Like anything worth having, buying or selling a business requires time, effort and an investment in hiring professionals who make sure the process is completed accurately.
Your first task is to find an accountant who comes highly recommended. It’s wise to hire a certified public accountant (CPA) versus an accountant. CPAs have extensive training and are regulated by the state, which means they’re constantly updated on the latest laws, including taxes.
The CPA’s primary job is to review the financial records of the company you wish to buy. He or she will present you with findings that show how much the company is worth, the amount of debt it currently holds and any financial irregularities that could pose problems.
Once you have decided on the right CPA, it’s time to direct your attention towards hiring a competent attorney. In the case of a transaction such as this, an attorney serves many purposes.
One of the first tasks for your attorney will be to prepare or review transaction documents such as the asset purchase agreement. An attorney will also conduct “due diligence” and investigate the business to ensure there are no liens on the business and that all the legal requirements have been met.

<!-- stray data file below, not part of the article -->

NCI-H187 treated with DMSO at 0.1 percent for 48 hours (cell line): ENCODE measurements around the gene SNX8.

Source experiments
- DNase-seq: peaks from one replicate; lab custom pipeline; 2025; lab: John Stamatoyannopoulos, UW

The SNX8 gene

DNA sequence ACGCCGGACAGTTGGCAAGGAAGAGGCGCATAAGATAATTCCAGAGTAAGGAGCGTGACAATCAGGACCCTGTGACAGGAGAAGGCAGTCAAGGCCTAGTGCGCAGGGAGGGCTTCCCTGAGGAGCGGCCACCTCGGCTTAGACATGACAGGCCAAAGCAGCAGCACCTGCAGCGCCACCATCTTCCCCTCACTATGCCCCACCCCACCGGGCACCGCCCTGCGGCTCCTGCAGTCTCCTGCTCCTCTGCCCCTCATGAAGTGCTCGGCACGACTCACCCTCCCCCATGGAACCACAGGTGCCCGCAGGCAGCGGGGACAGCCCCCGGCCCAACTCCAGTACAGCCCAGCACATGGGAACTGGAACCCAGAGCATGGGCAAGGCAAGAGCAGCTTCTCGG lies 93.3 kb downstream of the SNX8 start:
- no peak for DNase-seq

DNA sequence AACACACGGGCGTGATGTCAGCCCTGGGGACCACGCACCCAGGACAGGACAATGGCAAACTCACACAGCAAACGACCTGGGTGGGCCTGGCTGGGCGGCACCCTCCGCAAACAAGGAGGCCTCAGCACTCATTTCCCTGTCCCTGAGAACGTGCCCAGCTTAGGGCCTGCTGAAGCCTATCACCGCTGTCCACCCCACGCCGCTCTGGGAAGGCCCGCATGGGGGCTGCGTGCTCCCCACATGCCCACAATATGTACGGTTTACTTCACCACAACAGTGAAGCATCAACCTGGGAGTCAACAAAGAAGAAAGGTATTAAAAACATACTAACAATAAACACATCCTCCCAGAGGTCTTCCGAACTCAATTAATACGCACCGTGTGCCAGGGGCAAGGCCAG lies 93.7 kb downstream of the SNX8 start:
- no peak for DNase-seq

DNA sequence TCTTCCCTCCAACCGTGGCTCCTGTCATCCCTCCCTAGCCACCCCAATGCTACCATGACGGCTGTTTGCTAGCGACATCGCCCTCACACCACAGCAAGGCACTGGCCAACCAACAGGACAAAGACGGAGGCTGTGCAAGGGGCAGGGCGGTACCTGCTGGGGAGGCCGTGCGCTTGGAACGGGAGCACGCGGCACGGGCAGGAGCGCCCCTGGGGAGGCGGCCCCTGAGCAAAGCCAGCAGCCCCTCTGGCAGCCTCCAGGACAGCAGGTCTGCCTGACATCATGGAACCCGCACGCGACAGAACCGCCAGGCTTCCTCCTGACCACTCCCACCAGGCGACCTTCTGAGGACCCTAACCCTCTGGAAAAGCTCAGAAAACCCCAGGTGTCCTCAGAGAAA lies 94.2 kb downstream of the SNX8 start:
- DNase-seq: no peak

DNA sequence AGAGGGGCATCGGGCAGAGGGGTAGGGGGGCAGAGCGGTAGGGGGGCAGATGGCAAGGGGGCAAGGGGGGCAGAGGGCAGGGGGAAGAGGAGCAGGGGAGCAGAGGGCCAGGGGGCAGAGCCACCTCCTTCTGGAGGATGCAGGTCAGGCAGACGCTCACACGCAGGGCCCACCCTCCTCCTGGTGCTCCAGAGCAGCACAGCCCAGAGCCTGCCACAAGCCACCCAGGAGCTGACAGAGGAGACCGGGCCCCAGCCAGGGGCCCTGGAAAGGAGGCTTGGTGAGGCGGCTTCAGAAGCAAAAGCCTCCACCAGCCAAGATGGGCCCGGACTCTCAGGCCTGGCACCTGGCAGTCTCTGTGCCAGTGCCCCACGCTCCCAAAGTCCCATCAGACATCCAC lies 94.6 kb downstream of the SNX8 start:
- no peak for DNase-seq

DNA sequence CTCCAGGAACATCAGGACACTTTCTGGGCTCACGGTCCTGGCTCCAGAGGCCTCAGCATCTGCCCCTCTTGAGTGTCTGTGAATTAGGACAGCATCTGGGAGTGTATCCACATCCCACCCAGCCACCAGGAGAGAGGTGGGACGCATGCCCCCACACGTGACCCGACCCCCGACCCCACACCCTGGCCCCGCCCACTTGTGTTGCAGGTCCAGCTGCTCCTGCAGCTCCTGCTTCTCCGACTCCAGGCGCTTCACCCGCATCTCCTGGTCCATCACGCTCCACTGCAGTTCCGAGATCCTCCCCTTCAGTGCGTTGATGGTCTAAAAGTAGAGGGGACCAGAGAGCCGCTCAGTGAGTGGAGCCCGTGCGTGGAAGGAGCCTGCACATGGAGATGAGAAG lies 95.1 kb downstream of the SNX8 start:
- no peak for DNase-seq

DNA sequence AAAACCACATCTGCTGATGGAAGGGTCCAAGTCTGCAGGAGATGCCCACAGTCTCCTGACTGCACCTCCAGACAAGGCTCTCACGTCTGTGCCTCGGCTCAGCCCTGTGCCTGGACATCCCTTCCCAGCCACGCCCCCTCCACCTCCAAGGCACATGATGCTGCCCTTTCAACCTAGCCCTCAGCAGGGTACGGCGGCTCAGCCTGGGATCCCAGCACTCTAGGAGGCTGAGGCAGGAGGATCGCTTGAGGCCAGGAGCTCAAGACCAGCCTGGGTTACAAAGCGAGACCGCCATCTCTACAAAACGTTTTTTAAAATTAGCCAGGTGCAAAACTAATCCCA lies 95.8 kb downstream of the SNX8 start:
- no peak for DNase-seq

Due diligence is crucial because it ensures you won’t be inheriting any legal hassles after you have taken over the business.
Your lawyer will review the target business’s existing agreements and contracts with vendors and clients. In addition, the insurance policies and any licenses or permits will be reviewed. If the target business owns any intellectual property, your lawyer may check on the status of patents and trademarks to ensure they can be transferred over to the new owner.
Finally, and perhaps most importantly, your lawyer will discover any ongoing litigation that may involve the target business. You don’t want to become tangled up in a lawsuit that you didn’t know about!
In addition to due diligence, your lawyer will also help you with the actual purchase of the business. There are two general ways a business is purchased, a stock purchase or an asset purchase. A merger is a third way but usually occurs between large businesses.
In a stock purchase, the buyer purchases a majority or all of the stock held by the seller. Unless excluded by the stock purchase agreement, the purchaser is assuming the liabilities of the seller in addition to obtaining ownership of the target company and its assets. Once this is complete, the buyer is now the new owner of the business and is free to proceed however he or she chooses.
In an asset purchase, the buyer purchases all of the assets of the seller’s business. Money is exchanged and then the business becomes yours, as do its assets. For example, you purchase a restaurant – you not only take over the building, you also become the owner of assets like the good will of the business, the cooking equipment, tables, chairs, and so on.
Purchasing a business represents an excellent opportunity to work for yourself. It’s wise to hire professionals like a CPA and an attorney to ensure a smooth, hassle-free transaction.